Gardening for Seniors – All Year Round

in Active Aging

Written by PARC Retirement Living

Senior woman smiling at her garden

Gardening as a hobby is blossoming around the world. Already reaching new heights before COVID-19, the pastime has since sprouted skyward as housebound horticulturists-in-the-making continue to cultivate backyard plots, patios, planters and window boxes. Leading the way are seniors, who have long enjoyed the pleasures and reaped the benefits of gardening. In fact, gardening is the second most popular physical activity after walking among older adults.

If you haven’t yet discovered the wonderful world of gardening, read on to learn about what you stand to gain by getting your hands dirty. Plus, come away with seasonal growing tips.

Or perhaps you’re thinking about downsizing from a house or condo but don’t want to give up your favourite activity? Then read on to learn about gardening made easy at a retirement residence.

Watering can over flowers

Benefits of gardening

Science shows that gardening can improve seniors’ overall health, quality of life, physical fitness and social connectivity. Here’s the dirt on why tending plants is good for you:

Resident watering raised garden beds

  • Boosts confidence and feelings of accomplishment. Watching the seeds you sow grow into bright blooms, climbing vines or tasty fruits and vegetables is highly satisfying and rewarding. As is sharing your bounty with loved ones and friends. Indeed, seniors who garden report a sense of achievement, heightened creativity and greater appreciation for nature.
  • Improves memory. Performing just 20 minutes of garden tasks has been shown to improve memory and stimulate brain nerve growth.
  • Increases social interactions. Older green thumbs find that gardening not only connects them with nature but also with like-minded seniors. In particular, participating in a community garden or garden club can instill a sense of belonging, ownership and commitment – important considering the negative impacts of loneliness and lack of activity among older adults.

Mulberry PARC resident Virginia gardening

Gardening in a retirement residence

Speaking of gardening clubs, that’s one of several perks open to seniors at PARC Retirement Living. From tours and plant shopping sprees to hanging basket and floral arrangement sessions, these resident-led groups inject fun and comradeship into the gardening experience.

Budding green thumbs also have access to PARC’s ergonomic raised garden beds (think less bending), set among lush manicured grounds and patio spaces. Planting and picking herbs for PARC’s chef-prepared meals is a fine way to spend an afternoon here too.

Needless to say, if you’re thinking about moving into a retirement residence, you don’t have to leave your gardening gloves behind. In fact, residents can bring cherished plants from their previous living arrangement to their new home at PARC!

Gardener holding planters

Fall and winter planting tips from seniors in-the-know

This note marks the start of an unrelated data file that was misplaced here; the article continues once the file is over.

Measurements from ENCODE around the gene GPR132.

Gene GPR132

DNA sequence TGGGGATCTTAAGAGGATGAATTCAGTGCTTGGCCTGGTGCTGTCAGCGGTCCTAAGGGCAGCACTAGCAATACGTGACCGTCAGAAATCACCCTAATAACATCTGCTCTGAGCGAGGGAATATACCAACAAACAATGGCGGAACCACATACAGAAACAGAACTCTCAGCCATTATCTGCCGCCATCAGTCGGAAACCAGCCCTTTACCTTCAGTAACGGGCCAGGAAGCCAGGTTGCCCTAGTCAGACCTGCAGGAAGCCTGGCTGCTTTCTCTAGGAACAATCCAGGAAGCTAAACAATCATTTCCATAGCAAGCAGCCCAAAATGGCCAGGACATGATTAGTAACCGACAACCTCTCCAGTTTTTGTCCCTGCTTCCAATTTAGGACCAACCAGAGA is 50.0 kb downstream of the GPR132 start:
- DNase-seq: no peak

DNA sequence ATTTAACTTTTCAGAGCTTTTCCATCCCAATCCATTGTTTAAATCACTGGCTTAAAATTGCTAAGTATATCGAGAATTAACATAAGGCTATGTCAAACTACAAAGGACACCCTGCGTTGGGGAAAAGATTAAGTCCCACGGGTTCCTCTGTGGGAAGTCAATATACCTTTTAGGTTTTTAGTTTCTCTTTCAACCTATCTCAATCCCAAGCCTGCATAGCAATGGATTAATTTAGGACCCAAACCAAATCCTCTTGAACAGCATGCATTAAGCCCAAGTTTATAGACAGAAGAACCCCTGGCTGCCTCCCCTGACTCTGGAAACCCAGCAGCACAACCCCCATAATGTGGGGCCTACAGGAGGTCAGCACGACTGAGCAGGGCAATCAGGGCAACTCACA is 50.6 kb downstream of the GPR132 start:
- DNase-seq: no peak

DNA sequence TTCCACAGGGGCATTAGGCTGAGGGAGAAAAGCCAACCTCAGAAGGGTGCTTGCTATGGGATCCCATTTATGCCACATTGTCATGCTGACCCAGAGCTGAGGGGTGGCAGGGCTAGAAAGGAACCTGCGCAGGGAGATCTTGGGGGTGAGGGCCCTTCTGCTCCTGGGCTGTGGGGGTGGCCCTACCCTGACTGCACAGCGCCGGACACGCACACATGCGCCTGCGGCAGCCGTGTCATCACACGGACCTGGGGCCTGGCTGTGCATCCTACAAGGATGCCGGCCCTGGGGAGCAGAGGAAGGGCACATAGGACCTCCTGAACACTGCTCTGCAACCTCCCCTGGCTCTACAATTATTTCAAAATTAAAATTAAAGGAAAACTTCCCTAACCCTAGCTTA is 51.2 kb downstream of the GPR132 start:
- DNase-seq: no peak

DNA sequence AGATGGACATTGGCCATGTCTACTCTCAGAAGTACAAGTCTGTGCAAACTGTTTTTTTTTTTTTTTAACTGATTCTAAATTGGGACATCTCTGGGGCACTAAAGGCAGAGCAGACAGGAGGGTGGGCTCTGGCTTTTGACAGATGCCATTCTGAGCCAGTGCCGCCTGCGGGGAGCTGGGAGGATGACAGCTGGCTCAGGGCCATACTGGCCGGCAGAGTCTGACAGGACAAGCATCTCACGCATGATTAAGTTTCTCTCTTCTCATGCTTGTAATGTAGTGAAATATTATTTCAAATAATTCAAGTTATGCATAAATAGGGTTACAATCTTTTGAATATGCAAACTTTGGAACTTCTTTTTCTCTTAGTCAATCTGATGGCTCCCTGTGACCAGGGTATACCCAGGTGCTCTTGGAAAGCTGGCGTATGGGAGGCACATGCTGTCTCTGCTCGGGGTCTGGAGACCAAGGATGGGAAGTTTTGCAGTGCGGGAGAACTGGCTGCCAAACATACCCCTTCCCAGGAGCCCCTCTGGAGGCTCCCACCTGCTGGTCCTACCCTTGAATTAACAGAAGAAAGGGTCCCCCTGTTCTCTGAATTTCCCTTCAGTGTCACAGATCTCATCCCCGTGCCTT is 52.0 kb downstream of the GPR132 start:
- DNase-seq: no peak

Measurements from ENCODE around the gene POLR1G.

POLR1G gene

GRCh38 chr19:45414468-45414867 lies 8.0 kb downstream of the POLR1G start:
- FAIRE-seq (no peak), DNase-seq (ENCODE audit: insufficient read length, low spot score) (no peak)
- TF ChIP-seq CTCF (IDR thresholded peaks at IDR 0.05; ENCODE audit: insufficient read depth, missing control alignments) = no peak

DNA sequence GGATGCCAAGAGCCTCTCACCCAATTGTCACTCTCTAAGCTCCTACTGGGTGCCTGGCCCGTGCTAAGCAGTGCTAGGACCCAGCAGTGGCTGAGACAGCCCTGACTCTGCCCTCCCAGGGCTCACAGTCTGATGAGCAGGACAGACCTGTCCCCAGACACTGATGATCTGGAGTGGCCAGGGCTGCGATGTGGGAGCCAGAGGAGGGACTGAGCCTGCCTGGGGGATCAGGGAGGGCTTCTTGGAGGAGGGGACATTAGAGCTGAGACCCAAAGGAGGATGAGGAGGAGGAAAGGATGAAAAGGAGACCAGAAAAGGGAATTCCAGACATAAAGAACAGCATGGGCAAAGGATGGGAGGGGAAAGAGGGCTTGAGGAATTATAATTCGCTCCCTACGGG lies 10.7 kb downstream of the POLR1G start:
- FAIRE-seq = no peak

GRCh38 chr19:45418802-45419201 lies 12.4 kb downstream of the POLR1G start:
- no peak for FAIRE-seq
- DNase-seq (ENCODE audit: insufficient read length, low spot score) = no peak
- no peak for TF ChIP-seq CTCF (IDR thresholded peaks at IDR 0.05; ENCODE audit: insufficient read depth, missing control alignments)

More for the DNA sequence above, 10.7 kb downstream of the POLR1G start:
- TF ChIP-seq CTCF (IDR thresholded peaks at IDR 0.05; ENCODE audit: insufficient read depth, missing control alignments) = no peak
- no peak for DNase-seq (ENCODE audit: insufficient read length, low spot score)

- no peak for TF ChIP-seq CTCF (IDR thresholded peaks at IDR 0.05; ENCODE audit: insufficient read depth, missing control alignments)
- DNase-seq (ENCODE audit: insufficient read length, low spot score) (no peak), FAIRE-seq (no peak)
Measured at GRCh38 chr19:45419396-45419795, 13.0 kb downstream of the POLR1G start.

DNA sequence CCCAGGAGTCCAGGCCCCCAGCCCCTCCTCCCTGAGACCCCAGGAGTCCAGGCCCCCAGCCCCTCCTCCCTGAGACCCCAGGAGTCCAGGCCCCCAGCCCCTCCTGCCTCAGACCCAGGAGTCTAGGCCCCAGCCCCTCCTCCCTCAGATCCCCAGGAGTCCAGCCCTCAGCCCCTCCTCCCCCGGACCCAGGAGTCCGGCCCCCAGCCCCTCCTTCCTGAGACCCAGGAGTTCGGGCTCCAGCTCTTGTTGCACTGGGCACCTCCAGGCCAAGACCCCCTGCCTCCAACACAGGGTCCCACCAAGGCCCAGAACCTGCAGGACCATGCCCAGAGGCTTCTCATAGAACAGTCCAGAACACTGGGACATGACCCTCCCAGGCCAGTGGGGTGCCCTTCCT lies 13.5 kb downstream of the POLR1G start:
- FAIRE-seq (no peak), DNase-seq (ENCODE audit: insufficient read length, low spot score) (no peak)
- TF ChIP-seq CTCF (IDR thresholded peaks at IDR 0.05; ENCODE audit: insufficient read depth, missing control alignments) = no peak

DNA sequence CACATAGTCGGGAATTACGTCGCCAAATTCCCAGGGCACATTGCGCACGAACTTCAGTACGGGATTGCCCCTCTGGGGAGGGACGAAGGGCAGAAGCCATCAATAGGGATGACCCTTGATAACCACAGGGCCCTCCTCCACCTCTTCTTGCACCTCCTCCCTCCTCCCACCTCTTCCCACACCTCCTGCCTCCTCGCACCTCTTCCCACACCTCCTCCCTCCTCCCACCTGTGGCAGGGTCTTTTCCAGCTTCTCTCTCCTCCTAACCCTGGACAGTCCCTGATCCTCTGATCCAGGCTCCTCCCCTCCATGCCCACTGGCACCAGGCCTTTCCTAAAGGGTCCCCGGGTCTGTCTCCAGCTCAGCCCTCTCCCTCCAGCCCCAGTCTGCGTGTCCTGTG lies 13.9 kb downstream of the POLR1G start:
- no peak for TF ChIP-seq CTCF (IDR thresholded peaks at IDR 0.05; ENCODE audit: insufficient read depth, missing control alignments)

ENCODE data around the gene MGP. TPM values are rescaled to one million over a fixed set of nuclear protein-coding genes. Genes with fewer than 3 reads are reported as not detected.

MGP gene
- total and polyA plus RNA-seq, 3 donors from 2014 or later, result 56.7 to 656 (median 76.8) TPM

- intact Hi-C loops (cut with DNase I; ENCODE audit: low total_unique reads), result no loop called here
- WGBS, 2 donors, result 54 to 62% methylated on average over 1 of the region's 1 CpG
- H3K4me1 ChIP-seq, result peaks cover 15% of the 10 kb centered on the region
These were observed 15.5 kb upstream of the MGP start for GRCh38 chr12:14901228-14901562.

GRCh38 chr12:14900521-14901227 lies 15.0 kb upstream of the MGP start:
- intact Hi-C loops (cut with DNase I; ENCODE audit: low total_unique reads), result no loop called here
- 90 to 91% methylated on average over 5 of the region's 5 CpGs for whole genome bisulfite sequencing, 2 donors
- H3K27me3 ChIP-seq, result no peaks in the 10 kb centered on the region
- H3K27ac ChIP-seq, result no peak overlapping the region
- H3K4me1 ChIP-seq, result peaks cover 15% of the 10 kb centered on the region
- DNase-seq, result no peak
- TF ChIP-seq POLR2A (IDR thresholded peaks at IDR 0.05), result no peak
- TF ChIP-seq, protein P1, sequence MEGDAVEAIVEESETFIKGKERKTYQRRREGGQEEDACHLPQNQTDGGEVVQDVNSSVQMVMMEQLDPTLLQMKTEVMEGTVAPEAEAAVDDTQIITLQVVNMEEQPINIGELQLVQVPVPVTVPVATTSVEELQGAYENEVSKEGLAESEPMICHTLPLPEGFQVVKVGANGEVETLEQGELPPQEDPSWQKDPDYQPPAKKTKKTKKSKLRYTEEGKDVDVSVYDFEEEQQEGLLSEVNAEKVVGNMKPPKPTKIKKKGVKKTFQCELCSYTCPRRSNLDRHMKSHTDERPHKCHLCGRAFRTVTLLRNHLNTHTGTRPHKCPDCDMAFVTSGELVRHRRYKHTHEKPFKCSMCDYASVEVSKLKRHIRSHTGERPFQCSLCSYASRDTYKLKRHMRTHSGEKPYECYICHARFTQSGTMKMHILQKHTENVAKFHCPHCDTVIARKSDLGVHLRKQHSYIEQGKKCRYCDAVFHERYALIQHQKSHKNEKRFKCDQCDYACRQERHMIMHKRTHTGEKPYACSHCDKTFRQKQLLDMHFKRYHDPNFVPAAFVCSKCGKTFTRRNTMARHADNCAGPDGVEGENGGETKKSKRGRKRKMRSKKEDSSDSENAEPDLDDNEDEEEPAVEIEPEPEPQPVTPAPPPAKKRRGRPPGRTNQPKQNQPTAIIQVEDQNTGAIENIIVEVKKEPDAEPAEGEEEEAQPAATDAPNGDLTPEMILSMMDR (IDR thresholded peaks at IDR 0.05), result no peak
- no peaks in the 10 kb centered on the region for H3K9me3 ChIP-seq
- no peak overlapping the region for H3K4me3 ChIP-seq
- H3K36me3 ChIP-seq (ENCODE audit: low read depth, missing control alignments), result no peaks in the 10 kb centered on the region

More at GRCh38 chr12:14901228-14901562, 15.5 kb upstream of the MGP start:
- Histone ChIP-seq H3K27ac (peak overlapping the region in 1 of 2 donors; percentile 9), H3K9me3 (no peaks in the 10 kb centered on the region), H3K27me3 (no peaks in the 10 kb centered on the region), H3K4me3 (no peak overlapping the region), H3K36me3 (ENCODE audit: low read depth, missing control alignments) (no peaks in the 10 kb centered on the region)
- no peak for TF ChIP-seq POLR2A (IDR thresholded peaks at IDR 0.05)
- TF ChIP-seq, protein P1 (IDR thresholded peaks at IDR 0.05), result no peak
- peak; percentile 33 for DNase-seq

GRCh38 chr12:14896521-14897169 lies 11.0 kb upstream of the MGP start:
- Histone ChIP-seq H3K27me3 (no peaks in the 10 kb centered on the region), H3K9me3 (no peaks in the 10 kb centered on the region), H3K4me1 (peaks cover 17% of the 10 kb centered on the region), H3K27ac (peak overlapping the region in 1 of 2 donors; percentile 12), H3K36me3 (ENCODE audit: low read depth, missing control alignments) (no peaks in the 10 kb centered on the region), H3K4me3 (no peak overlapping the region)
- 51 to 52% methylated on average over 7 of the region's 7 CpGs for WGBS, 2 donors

The peak growing season is behind us, but considering all the benefits mentioned above, why not maximize them by gardening year-round? Following are seasonal tips from plant-savvy PARC residents to help get you started:

  • Continue planting outside. If you’re fortunate to live in a mild climate, such as in B.C.’s Lower Mainland, look forward to al fresco gardening into fall and beyond. As Summerhill PARC resident Pat says, this time of year is perfect for massive plantings of cherry chrysanthemums – easily available and often in containers ready for the balcony. She adds that winter can hold pleasant surprises: “I even had a rose bloom at Christmas because it was in a sunny spot in a sheltered corner.”
  • Winterize your garden and plants. Preparing outdoor spaces for the cooler months ahead can involve a range of tasks, from weeding and mulching to composting dead annuals and bringing tender plants inside.

Yellow geraniums

Geranium cuttings planted in pots and tubers like begonias should be stored in a greenhouse over winter, says Mulberry PARC resident Virginia, adding that “now is a good time to also check supplies needed for the coming season, such as garden stakes, fertilizers and soil mixes, and make sure the garden tools are clean and sharpened.”

  • Harvest fall and winter bounty. If you planted hardy crops of kale, carrots and beets in the summer, enjoy harvesting them throughout fall and winter on the west coast. If you’re new to gardening, be sure to mark these summer plantings on your 2021 calendar for year-round garden-fresh fare.
  • Sow spring bulbs. Fall is also ripe with opportunities to get a jump on spring blooms. Plant snowdrop, tulip, iris and other bulbs now for successive bursts of colour from early February to June. And give those bulbs and other plants a boost, advises Summerhill PARC garden club member Donna, by digging compost – banana peels, eggshells, coffee grounds – into the soil throughout winter. “That way come spring,” she says, “your soil will be nutrient rich and you won’t need to purchase fertilizer.”

Senior man grabbing gardening tools

Learn more about PARC and its gardening opportunities by booking a tour today.

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BC has done well in bringing COVID-19 curve under control and PARC has continued to remain operational and COVID-free.

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